Fig 1. Schematic cartoon picture of the way science progresses.

(a) Every node represents a paper that makes a significant contribution to science. Red nodes are published past discoveries; grey nodes are yet undiscovered (but discoverable) scientific facts. Black arrows indicate which discovery (or paper) influenced which. The set of dashed green lines is the “adjacent possible”, i.e. the set of scientific facts that can be discovered, given the present state of knowledge (the set of red nodes). Dashed grey lines show novel opportunities that open up once progress has been made. (b) The blow up shows what happens around a significant contribution: many incremental papers (small nodes) repeat, confirm, validate, and explore the “vicinity” of what was found in the breakthrough paper (big red node). These small nodes constitute the mainstream. By definition, incremental papers do not make much headway towards new big discoveries.

In this paper, we want to find out if this picture is correct and can be supported by data. In particular, we ask how out-of-the-box and bridging science is rewarded in terms of citations in the long run compared to mainstream. We use several measures to estimate the degree of “interdisciplinarity” of individual papers. For this, we use the bibliographic coupling (BC) network [15] of all papers that appeared in one of the Physical Review journals in the last century. It is a way to quantify the similarity of papers. In the BC network, M, papers are represented as nodes, a link is defined between two papers i and j if they both cite a common paper. The weight of the link, Mij, is the overlap of the reference lists of the two citing papers. The BC network can be seen as a rough proxy for the picture shown in Fig 1, in particular for the existing red nodes. BC networks clearly exhibit clusters of similar scientific areas or fields, as papers within closely related areas are linked with each other through the same references, see Fig 2. This reflects the fact that authors that constitute a discipline tend to read the same literature.

Fig 2.

(a) Bibliographic coupling network of the 8673 Physical Review papers published in 1991, PRA purple, PRB turquoise, PRC blue, PRD green, PR Letters red, Reviews of Modern Physics brown. Clusters of all sizes are present. Node size represents the number of citations of these papers in 2011. Clusters are clearly linked by bridging papers. (b) Section of the network, thresholded to link weights two and larger. Node size represents the citation rate during a two-year period after publication, . Many of the immediate citations go to papers close to the cluster centers. (c) Same section for citation rates over a twenty-year period after publication, . For explicit examples and the meaning of the arrows, see S1 Text. Overall, citation rates over twenty years are smaller than for the first two years. Many papers that are relevant on the long timescale appear in the periphery of clusters (out-of-the-box) and between clusters. Most papers close to cluster centers become marginal on the long timescale. Note the positions of PRL papers (red) and review articles (brown). PRL papers attract much short-term attention but are no longer dominant in the long run. One of the two Rev. Mod. Phys. articles appears in the periphery of a big cluster, the other represents a small emergent field.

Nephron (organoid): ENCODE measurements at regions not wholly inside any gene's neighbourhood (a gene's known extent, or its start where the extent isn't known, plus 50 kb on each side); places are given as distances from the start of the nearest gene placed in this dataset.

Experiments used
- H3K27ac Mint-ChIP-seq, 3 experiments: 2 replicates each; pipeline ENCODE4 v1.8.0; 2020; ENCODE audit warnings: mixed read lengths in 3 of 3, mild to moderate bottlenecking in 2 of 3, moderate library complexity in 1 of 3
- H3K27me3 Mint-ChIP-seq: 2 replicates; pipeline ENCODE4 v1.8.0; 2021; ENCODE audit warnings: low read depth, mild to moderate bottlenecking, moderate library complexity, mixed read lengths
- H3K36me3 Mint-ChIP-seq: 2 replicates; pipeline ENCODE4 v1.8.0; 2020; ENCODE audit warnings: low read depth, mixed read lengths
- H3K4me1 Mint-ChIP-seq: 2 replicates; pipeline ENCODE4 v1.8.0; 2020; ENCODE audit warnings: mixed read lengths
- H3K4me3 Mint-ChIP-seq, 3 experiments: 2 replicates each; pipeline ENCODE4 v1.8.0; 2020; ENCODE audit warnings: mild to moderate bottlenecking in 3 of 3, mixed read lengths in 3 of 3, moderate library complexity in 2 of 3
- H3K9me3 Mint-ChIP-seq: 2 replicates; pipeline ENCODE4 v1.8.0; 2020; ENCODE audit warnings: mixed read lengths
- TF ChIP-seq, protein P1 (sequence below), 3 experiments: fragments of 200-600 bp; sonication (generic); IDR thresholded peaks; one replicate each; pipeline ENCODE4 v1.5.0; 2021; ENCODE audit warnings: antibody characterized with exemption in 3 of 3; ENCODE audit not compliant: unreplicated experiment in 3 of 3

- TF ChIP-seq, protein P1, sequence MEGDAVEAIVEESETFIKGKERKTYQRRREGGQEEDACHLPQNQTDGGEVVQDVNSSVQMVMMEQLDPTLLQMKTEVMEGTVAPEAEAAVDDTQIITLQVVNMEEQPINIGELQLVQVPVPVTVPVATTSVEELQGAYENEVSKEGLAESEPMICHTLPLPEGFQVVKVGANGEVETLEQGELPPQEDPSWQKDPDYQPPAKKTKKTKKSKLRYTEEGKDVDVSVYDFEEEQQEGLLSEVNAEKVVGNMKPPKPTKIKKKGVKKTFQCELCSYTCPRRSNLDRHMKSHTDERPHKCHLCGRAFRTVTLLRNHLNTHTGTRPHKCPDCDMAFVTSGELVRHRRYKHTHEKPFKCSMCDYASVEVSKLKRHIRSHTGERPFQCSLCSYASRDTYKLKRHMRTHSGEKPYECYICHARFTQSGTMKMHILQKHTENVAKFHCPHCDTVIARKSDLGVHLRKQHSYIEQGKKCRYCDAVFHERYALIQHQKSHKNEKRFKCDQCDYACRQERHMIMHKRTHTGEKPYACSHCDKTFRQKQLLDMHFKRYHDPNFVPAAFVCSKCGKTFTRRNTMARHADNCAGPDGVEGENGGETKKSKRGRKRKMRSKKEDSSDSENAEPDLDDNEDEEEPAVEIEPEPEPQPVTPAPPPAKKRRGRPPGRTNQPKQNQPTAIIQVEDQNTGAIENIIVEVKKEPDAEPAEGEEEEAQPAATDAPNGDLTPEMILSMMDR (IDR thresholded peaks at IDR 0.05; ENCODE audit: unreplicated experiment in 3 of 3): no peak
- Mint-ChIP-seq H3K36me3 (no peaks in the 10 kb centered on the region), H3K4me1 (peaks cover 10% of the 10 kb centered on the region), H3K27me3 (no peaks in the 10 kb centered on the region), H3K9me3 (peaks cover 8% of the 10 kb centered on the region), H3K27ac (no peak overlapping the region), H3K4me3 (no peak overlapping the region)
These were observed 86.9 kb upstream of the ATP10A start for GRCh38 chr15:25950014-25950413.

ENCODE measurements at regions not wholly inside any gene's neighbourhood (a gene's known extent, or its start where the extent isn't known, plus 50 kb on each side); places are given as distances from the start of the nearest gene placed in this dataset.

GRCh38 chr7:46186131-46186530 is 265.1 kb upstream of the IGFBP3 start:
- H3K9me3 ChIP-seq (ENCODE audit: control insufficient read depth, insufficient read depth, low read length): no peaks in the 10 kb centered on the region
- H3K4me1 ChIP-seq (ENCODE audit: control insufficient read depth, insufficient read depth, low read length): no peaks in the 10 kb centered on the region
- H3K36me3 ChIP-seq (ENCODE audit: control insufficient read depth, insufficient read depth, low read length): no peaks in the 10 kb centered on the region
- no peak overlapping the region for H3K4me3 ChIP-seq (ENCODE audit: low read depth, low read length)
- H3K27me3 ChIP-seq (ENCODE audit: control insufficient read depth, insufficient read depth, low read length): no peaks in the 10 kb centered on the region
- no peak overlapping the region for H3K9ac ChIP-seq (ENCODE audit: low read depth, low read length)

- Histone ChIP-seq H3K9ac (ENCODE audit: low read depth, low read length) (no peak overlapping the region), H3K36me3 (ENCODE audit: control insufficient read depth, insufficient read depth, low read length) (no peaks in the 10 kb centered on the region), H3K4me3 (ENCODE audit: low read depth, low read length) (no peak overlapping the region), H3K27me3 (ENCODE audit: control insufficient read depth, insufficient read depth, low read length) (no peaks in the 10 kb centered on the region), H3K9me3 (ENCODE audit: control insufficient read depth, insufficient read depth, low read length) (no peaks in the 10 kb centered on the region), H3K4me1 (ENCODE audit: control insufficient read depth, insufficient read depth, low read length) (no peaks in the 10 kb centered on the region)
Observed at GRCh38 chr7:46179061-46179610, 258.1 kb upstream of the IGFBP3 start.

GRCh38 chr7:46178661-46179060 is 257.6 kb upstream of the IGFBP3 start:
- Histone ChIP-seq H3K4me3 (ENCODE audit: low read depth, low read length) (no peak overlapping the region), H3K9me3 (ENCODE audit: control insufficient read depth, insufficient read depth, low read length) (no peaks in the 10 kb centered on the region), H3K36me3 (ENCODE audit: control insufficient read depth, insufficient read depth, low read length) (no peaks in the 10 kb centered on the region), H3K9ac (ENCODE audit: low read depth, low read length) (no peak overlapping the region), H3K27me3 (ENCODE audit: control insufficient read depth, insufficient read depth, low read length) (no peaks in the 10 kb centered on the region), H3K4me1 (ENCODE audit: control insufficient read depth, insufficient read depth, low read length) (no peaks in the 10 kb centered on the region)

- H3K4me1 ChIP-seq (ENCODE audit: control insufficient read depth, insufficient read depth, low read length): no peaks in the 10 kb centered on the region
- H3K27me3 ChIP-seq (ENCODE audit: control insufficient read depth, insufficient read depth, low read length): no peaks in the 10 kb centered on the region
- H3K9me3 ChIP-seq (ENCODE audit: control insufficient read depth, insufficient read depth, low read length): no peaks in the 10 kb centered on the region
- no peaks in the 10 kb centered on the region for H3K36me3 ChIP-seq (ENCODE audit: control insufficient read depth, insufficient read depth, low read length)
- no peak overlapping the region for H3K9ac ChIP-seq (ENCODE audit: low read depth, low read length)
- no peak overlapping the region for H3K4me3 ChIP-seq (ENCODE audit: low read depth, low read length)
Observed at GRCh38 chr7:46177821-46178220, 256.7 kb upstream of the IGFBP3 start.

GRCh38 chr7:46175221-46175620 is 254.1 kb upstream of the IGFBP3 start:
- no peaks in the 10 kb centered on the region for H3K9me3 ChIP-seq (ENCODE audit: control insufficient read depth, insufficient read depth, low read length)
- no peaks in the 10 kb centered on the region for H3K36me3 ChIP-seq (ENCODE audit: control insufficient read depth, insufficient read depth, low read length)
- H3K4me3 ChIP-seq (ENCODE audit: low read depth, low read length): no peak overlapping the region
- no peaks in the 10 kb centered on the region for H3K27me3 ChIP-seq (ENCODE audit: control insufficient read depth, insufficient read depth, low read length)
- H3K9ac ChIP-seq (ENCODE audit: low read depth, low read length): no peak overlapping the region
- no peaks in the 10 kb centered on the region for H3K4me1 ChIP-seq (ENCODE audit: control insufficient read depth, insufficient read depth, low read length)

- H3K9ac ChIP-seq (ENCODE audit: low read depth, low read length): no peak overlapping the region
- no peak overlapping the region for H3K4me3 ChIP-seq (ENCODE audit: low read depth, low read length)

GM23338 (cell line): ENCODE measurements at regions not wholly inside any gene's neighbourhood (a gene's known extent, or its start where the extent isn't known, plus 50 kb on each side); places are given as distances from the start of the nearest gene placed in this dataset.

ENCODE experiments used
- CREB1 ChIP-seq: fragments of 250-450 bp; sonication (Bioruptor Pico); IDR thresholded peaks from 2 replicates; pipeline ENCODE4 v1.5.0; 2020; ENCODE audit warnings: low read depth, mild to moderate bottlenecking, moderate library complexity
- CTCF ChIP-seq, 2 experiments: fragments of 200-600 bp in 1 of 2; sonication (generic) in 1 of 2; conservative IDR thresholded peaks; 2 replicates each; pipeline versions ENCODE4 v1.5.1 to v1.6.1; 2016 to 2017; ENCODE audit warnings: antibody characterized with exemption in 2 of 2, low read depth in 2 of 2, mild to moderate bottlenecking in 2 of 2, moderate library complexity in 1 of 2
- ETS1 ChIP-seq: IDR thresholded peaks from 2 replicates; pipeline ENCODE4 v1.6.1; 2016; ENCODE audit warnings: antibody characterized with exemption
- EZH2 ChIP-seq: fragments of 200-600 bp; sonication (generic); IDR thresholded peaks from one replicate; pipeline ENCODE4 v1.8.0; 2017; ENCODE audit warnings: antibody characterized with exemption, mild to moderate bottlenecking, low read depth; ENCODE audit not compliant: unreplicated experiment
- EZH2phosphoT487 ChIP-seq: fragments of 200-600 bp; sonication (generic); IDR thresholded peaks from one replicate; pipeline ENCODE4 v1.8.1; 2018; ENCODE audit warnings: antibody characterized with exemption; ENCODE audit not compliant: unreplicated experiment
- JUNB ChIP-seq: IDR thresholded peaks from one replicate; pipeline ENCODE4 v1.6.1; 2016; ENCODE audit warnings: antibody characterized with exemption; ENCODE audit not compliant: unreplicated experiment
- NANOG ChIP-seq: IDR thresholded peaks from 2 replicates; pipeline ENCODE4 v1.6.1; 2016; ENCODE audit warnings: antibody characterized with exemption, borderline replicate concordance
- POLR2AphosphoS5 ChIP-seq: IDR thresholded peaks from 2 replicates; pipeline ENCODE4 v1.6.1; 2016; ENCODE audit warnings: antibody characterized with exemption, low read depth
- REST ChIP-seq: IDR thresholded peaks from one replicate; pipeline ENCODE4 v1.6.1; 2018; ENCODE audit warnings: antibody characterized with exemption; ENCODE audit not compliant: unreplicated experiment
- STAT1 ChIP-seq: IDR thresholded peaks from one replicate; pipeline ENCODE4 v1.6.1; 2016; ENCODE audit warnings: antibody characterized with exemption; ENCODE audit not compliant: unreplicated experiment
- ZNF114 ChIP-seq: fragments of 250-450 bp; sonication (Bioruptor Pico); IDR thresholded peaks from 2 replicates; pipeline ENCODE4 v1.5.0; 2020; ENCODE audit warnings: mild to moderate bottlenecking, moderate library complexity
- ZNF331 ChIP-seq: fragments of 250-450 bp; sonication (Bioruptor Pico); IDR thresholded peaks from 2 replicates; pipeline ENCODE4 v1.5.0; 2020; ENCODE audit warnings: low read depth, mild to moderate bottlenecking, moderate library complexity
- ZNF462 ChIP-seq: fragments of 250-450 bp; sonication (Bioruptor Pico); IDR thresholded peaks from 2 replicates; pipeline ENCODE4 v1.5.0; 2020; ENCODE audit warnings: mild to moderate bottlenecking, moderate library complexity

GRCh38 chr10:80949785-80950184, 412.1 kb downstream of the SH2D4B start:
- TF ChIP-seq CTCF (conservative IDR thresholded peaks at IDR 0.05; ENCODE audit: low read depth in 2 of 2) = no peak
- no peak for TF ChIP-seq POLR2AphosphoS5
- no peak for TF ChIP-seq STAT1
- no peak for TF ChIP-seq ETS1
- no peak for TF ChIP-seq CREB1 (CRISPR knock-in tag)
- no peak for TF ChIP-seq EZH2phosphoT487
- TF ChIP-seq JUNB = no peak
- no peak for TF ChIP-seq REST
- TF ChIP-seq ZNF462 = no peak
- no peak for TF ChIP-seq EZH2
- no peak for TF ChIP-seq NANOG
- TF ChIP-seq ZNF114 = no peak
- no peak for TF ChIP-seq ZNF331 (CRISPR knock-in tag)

Interdisciplinary papers often “link” works from different areas. In this sense, Einstein’s 1905 relativity paper would bridge the areas of mechanics and electrodynamics. To quantify interdisciplinarity, we take two approaches. First, we use the minimal distance of a paper to the center of the nearest cluster. Clusters we compute by k-means clustering, see Methods. Mainstream papers would appear near the cluster centers, which are an output of the k-means algorithm. The periphery can then be defined as regions with a sufficiently large distance to the cluster centers. As a quantity for reward and a proxy for relevance of a paper in the long run, we look at the number of citations it acquired two () and twenty years () after its publication. We hypothesize that two things should be observable: (i) the existence of many immediately well-performing papers in the cluster centers, and (ii) an over-representation of well-performing papers located at the periphery and between clusters at a later stage. These need some time to be discovered and understood, and should not appear immediately, but only after some time. For a second measure of interdisciplinarity, we follow an idea reported in [16], based on the Physics and Astronomy Classification Scheme (PACS) numbers that are used by authors to assign research areas to their papers. Typically, more than one PACS number is used. The interdisciplinarity of a paper is associated with the diversity of the PACS numbers of its references. The diversity of every paper i is measured by its “PACS entropy”, Ii, see Methods.